DRIFTLESS - Almost 30 concerned citizens gathered in the Pippin Conference Room at UW-Richland on Wednesday, May 16 for a Foxconn Town Hall hosted by Wisconsin State Senator Jennifer Shilling and State Representative Gordon Hintz (D-Oshkosh). The purpose of the series of town halls held around the state was to explain the Foxconn deal to citizens, and provide accurate information about what it means to taxpayers outside the 21 Southeast Wisconsin counties expected to directly benefit from the project.
Foxconn Technology Group is the informal name of the Hon Hai Precision Industry Company Ltd. It is a multinational electronics contract manufacturing company headquartered in Tucheng, New Taipei, Taiwan. It is the world’s largest contract electronics manufacturer, and the fourth-largest information technology company by revenue. The company is the largest private employer in China, and one of the largest employers worldwide. Its founder and chairman is Terry Gou.
Foxconn has committed to building an up-to-$9-billion plant over six years to make liquid crystal displays for monitors, televisions and more to create up to 13,000 jobs. As an incentive, Foxconn will receive up to $2.85 billion in cash payments from state taxpayers over 15 years, and additional sales tax exemptions on construction materials for the plant valued at $150 million.
To get the full cash payments, Foxconn’s employment here must rise to 5,200 by 2022; to 10,400 by 2027; and to 13,000 by 2032. Workers must be paid at least $30,000 a year, and the average annual salary must be at least $53,900.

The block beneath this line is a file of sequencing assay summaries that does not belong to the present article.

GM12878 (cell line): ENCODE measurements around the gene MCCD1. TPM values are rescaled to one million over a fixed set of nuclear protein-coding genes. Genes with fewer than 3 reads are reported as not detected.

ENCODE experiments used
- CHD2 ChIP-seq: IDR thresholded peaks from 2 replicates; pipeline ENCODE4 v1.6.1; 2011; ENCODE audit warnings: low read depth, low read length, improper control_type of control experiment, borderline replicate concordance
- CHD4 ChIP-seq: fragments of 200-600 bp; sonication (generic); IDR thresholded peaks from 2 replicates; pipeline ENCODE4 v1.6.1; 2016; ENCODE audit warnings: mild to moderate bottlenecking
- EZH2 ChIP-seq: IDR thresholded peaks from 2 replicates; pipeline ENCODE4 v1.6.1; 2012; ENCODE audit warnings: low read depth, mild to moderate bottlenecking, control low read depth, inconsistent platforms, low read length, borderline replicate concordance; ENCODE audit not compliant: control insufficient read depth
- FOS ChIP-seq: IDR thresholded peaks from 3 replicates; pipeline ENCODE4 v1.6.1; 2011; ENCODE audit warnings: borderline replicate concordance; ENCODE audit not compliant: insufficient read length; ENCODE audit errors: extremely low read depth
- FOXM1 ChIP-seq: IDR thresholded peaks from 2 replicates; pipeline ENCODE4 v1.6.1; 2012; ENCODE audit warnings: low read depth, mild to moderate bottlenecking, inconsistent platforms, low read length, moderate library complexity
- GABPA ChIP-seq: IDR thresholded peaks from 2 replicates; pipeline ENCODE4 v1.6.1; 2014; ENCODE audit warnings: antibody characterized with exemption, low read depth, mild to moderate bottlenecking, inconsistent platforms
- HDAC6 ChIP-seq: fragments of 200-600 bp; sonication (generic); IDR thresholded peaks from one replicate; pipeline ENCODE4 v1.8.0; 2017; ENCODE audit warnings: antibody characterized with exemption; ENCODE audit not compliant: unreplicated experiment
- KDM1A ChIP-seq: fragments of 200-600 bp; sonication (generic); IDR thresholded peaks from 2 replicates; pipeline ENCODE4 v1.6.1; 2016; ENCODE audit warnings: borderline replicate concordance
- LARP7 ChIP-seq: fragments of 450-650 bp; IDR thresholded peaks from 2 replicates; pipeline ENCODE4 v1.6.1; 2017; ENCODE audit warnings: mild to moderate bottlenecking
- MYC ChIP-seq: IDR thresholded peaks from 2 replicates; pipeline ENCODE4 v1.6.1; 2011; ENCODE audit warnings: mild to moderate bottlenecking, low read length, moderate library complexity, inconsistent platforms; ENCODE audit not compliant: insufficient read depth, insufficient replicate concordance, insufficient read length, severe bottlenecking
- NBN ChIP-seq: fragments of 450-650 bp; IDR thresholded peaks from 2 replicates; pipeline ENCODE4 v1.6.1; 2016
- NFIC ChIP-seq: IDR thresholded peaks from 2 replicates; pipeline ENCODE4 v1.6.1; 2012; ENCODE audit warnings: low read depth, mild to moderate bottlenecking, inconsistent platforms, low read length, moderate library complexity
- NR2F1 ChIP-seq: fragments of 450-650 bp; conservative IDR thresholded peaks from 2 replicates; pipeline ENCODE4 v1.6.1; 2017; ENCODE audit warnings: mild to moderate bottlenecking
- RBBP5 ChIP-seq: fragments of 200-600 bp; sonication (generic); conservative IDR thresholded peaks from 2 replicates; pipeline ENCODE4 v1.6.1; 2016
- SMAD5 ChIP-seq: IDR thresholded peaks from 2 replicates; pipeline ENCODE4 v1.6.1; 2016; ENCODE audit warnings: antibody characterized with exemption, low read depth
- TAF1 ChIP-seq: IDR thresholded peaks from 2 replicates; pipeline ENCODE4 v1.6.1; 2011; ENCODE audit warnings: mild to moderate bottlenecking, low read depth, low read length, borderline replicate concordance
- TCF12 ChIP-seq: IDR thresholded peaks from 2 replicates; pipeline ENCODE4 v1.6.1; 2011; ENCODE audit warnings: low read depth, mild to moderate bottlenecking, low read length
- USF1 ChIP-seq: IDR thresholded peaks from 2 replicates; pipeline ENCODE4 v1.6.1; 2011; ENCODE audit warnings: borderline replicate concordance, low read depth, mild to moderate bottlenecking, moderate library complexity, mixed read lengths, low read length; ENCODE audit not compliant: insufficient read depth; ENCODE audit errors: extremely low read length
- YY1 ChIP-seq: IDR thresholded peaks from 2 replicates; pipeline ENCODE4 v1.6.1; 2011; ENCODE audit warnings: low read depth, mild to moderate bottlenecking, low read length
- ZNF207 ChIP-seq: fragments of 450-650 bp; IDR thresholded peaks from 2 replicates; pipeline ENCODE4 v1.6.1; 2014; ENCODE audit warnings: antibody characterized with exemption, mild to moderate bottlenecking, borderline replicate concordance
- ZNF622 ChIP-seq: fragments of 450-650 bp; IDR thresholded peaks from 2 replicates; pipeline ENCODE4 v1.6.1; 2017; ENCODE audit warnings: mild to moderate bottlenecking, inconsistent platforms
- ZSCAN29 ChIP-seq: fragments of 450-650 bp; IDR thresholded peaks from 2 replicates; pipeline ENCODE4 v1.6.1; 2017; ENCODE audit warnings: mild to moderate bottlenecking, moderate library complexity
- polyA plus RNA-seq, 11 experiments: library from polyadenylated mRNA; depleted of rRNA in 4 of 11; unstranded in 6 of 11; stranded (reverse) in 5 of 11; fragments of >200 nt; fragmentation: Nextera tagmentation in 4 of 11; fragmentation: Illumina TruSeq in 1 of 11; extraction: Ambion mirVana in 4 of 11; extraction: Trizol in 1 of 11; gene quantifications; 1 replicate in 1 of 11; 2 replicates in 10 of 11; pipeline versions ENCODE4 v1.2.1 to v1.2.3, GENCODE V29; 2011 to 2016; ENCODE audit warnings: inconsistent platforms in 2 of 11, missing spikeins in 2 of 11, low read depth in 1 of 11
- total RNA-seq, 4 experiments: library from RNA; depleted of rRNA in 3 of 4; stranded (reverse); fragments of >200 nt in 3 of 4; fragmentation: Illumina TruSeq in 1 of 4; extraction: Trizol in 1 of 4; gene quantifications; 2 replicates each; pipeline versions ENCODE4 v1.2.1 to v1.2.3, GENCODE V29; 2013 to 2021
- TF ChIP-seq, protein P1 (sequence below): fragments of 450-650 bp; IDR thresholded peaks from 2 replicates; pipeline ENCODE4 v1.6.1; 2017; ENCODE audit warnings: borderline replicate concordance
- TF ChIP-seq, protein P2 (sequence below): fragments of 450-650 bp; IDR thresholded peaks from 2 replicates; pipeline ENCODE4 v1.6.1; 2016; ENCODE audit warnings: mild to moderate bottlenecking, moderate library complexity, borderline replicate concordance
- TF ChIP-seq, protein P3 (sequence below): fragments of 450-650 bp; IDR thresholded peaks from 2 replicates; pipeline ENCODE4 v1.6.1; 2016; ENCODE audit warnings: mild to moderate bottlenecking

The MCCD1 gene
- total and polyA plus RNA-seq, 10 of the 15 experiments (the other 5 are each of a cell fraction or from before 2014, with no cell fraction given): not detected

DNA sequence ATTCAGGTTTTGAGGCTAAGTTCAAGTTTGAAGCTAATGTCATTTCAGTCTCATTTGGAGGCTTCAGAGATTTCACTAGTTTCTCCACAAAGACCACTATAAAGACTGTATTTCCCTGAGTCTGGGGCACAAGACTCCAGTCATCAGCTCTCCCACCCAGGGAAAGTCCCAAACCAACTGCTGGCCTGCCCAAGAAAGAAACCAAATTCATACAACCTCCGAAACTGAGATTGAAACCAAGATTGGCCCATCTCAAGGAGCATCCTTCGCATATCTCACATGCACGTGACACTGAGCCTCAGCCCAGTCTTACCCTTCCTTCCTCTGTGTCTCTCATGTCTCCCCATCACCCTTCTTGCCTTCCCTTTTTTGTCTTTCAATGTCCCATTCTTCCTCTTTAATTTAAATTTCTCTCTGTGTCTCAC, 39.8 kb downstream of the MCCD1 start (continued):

“Foxconn is the largest taxpayer giveaway to a foreign corporation in U.S. history,” State Representative Gordon Hintz said. “The whole thing was concluded, from start to finish between September and November of 2017, and there are still lots of questions and new hidden costs that come out all the time.”
According to Hintz, Foxconn proposes a $9 billion project in Racine County, and the state legislature has approved payments of up to $3 billion in taxpayer dollars. $1.5 billion is contingent on Foxconn actually spending $9 billion on the project, and the other half is contingent on Foxconn hitting their 13,000 jobs pledge.
Hidden costs, never approved by the legislature in the original proposal, include local incentives from Racine County and the Village of Mt. Pleasant, transportation bonding, and extension of utilities to the plant. These additional costs have caused the taxpayer price tag of the deal to increase by over 50 percent in just a few short months since the plan was originally approved, and Representative Hintz believes that we haven’t seen the end.
Racine County and the Village of Mt. Pleasant together have committed to $764 million in local incentives. However, there are a group of residents whose new, retirement homes, have been condemned to make way for the facility by eminent domain. The homes have been designated “blighted.” Those residents are fighting the designation in court.